Archive for the ‘Federalism’ Category
This Peggy Noonan article dovetails nicely with Glenn Reynolds’ excellent column about “Irish Democracy”, which I wrote about in this post. First, here’s Dr. Reynolds’ explanation of the foundation of Irish Democracy:
In his excellent book, Two Cheers For Anarchism, Professor James Scott writes:
One need not have an actual conspiracy to achieve the practical effects of a conspiracy. More regimes have been brought, piecemeal, to their knees by what was once called ‘Irish Democracy,’ the silent, dogged resistance, withdrawal, and truculence of millions of ordinary people, than by revolutionary vanguards or rioting mobs.
Simply put, people refusing to buy insurance through the Anything But Affordable Care Act’s exchanges are putting the ABACA in impossible financial straights. This was made necessary when Senate Democrats and this administration wouldn’t listen to the American people. In Ms. Noonan’s opinion, they still aren’t listening:
As the president made his jaunty claims and the senators and congressmen responded semirapturously I kept thinking of four words: Meanwhile, back in America…
Meanwhile, back in America, the Little Sisters of the Poor were preparing their legal briefs. The Roman Catholic order of nuns first came to America in 1868 and were welcomed in every city they entered. They now run about 30 homes for the needy across the country. They have, quite cruelly, been told they must comply with the ObamaCare mandate that all insurance coverage include contraceptives, sterilization procedures, morning-after pills. If they don’t—and of course they can’t, being Catholic, and nuns—they will face ruinous fines.
In this instance, it isn’t just that the Obama administration isn’t listening to the American people. It’s that they’re ignoring the Constitution, too. That’s before considering the fact that this administration made exceptions to the ABACA for its well-connected friends.
The message sent to the nation is exceptionally straightforward: Well-connected friends of Barack Obama get special privileges. People whom this President despises get the shaft. (That’s right. I didn’t forget about the bitter clingers.) President Obama’s disdain for blue collar people isn’t news. It’s just disgusting. That’s why people have turned their back on him.
Meanwhile, back in America…
Meanwhile, back in America, conservatives targeted and harassed by the Internal Revenue Service still await answers on their years-long requests for tax exempt status. When news of the IRS targeting broke last spring, agency officials lied about it, and one took the Fifth. The president said he was outraged, had no idea, read about it in the papers, boy was he going to get to the bottom of it. An investigation was announced but somehow never quite materialized.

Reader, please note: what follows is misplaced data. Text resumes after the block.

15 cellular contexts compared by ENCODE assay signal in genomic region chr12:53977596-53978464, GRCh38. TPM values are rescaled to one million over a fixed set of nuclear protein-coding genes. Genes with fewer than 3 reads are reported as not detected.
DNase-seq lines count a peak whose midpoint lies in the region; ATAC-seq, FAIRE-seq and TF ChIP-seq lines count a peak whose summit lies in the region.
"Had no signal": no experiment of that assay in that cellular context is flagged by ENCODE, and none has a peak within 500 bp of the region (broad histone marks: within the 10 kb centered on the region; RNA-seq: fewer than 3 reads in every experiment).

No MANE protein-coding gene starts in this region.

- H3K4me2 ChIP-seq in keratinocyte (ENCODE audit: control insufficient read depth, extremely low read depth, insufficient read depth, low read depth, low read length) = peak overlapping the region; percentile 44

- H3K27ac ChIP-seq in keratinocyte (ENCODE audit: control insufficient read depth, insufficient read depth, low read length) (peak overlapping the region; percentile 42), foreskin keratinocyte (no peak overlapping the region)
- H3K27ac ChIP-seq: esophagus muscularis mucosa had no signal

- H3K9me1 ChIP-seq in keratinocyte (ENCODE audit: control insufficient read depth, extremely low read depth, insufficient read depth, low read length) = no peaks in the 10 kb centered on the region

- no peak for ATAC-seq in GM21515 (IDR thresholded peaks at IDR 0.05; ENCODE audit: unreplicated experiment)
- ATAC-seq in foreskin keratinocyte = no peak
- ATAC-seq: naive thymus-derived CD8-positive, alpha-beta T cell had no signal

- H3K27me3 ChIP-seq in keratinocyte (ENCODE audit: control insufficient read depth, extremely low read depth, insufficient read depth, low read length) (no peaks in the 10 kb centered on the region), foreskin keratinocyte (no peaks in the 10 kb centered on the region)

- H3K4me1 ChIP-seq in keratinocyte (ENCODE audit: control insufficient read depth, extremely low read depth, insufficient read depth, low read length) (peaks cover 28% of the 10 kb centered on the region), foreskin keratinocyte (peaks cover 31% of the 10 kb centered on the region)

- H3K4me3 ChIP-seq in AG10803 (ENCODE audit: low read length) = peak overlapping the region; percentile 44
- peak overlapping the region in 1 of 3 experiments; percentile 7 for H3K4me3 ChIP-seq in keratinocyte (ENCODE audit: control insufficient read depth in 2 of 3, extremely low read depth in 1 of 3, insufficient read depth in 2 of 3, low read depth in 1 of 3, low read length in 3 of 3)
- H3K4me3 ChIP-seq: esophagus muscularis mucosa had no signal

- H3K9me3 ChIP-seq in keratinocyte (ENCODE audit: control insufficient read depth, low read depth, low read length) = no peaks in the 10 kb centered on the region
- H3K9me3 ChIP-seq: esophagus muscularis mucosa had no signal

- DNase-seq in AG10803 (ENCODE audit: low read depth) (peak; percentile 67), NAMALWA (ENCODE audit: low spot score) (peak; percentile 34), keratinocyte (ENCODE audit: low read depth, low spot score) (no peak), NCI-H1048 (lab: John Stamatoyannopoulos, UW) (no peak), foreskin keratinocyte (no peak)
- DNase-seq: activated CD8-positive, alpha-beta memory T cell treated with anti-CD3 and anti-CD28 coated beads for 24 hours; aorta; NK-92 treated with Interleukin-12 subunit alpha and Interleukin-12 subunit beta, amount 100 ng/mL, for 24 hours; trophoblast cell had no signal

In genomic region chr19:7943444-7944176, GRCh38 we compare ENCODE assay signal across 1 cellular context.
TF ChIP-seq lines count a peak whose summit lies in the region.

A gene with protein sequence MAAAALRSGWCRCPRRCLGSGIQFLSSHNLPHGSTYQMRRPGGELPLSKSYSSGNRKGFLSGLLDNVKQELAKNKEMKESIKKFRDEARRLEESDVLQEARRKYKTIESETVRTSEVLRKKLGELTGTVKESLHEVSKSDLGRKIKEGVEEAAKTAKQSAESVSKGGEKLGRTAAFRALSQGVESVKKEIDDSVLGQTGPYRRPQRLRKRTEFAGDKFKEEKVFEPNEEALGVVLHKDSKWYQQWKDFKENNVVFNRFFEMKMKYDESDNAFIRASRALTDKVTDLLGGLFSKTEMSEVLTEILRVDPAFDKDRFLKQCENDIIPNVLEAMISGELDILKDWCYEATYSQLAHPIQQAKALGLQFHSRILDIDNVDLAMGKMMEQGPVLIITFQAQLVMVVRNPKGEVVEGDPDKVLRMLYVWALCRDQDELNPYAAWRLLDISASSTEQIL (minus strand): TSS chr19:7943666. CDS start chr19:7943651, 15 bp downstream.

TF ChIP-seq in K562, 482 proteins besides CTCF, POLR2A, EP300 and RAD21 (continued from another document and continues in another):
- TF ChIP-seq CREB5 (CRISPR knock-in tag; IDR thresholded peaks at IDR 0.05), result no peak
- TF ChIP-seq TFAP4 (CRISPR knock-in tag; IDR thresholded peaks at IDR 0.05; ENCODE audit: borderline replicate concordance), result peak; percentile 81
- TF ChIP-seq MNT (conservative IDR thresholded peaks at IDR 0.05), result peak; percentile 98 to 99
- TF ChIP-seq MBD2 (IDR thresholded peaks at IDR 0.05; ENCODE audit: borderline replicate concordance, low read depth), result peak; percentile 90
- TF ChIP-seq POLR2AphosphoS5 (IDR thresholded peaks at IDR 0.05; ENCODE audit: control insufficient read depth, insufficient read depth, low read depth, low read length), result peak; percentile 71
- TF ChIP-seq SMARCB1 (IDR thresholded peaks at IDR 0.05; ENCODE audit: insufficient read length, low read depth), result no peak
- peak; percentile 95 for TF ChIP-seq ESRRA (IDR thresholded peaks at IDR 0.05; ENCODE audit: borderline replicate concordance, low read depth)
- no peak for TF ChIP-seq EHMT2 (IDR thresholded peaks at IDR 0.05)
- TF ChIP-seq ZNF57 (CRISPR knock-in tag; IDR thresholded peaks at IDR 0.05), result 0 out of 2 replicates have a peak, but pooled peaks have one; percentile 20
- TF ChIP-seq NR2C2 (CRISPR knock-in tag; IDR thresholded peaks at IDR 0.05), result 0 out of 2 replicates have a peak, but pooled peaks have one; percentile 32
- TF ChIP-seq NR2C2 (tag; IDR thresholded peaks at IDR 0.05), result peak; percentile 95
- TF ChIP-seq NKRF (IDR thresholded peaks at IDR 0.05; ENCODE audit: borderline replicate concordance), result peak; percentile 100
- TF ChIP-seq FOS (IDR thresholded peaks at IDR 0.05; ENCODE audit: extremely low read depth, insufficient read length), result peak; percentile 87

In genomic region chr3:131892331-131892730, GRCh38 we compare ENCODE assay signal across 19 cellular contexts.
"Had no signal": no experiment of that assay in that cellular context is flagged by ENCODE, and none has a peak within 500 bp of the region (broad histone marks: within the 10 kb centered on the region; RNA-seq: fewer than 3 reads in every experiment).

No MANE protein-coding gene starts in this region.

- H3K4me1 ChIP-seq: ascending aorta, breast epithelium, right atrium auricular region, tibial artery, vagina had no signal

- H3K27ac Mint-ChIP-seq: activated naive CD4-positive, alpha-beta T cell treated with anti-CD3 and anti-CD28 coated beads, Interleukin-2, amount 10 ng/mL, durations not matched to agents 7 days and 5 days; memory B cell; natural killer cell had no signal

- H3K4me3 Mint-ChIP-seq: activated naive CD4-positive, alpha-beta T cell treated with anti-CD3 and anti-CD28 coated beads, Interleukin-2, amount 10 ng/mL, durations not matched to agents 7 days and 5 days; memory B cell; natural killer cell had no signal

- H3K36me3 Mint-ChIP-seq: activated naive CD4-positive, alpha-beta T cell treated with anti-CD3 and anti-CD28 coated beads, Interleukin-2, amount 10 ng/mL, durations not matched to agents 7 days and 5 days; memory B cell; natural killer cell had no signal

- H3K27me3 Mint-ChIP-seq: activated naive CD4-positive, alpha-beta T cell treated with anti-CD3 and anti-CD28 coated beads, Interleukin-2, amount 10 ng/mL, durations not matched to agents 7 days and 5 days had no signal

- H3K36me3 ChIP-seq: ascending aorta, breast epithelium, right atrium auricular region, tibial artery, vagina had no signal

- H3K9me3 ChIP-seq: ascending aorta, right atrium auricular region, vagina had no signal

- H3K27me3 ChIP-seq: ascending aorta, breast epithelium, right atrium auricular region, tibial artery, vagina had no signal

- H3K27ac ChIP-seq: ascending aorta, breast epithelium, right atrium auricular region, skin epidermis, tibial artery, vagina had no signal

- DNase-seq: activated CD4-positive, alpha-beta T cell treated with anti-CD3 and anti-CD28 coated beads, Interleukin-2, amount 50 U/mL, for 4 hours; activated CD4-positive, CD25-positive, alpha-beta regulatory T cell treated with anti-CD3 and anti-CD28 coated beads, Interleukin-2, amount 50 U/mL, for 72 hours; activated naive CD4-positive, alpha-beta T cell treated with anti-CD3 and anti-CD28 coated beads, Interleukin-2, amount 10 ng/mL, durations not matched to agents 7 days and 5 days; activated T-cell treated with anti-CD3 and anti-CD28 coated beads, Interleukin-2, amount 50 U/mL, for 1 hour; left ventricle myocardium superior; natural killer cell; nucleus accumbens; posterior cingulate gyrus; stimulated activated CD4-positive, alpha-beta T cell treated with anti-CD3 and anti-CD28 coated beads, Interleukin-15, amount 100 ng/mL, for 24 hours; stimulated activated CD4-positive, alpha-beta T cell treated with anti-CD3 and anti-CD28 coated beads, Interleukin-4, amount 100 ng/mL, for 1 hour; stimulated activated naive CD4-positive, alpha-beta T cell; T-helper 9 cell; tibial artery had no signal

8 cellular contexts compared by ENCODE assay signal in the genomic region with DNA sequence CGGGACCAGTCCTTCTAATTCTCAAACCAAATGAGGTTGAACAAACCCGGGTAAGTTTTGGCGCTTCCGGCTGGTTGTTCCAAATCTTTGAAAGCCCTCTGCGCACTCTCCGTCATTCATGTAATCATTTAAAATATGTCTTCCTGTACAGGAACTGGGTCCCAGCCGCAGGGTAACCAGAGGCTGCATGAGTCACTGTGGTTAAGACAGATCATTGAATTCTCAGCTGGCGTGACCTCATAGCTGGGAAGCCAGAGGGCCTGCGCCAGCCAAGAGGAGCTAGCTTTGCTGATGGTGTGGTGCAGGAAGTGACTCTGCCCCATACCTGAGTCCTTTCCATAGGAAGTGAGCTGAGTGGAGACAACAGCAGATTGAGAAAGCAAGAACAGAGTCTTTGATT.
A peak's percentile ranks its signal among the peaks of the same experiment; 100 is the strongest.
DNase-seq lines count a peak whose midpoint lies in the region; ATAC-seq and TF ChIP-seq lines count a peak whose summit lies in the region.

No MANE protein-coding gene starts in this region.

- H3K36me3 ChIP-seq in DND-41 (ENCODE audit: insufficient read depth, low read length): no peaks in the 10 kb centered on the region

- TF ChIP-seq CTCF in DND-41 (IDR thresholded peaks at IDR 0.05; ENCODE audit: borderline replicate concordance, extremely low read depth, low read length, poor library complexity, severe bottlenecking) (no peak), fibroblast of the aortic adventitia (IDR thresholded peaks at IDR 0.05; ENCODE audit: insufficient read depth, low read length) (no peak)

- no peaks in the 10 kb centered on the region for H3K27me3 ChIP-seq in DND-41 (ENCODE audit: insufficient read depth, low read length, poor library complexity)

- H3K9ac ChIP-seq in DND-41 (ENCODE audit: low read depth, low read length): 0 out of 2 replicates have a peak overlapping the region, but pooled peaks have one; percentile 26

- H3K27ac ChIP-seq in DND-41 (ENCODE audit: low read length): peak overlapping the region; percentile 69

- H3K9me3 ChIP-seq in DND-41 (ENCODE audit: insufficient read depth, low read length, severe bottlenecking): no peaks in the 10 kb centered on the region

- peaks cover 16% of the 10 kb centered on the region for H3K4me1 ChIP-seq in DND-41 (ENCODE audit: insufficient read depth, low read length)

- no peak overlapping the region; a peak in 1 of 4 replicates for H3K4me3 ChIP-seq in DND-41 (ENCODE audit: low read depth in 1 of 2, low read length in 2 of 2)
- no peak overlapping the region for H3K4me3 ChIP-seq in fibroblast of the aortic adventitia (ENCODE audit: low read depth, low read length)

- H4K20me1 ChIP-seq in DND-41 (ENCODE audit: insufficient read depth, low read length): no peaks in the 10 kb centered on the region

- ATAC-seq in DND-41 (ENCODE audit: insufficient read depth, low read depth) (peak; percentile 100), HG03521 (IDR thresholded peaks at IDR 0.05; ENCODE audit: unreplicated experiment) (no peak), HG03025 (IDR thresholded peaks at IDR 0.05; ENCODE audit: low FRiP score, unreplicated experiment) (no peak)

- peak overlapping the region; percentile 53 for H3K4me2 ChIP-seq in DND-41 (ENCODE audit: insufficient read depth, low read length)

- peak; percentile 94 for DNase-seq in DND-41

If ever there was something that got the masses fuming, it should be the thought of a politically ruthless administration using the IRS as a weapon to eliminate its political enemies. And yes, this administration has used the IRS as a weapon against TEA Party activists and other conservative organizations.
In less than 3 years, we’ll have the opportunity to wipe the memories of this administration from our memory. It’s imperative that we accomplish that. It’s imperative that we elect someone that will listen to the American people. That means electing a pro-reform governor that respects the Constitution, preferably Scott Walker, Bobby Jindal, John Kasich or Mike Pence.
I didn’t include Jeb Bush or Christie in that bunch. They don’t respect the Constitution. People want politicians that don’t think of themselves as being above the Constitution or the rule of law. Bush supports Common Core, which wants to strip away local control of education. That’s certainly anti-constitutional. Christie supports gun control, something totally at odds with the Constitution.
It’s time we elected a president that’s run things and accomplished things that’ve helped families. Bobby Jindal fits that description. While campaigning, he listened to parents who hated the education options their children had. That’s why he pushed for school choice. Thanks to his listening, school choice legislation was signed into law in Louisiana.
John Kasich fits that description. He fought for the same union reforms that Scott Walker did. He also cut taxes while eliminating Ohio’s deficit. Thanks to Gov. Kasich’s popular pro-growth agenda, Ohio is headed in the right direction.
Scott Walker listened to Wisconsinites’ cries for lower property taxes. He pushed union reforms that stripped them of the right to hold school districts hostage by saying that they had to buy health insurance through the teachers union’s insurance company. As a direct result, health insurance costs to school districts dropped dramatically…until the ABACA was semi-implemented.
Whether you call it the TEA Party movement, Irish Democracy or whether it’s just doing what President Reagan believed in, it’s time for conservatives to elect someone that actually wants the people to decide what’s best for them. We don’t need another administration that thinks it’s supremely qualified to tell families what’s best for them.
George Will is right. It’s possible that 4 little words might doom the Anything But Affordable Care Act:
The four words that threaten disaster for the ACA say the subsidies shall be available to persons who purchase health insurance in an exchange “established by the state.” But 34 states have chosen not to establish exchanges.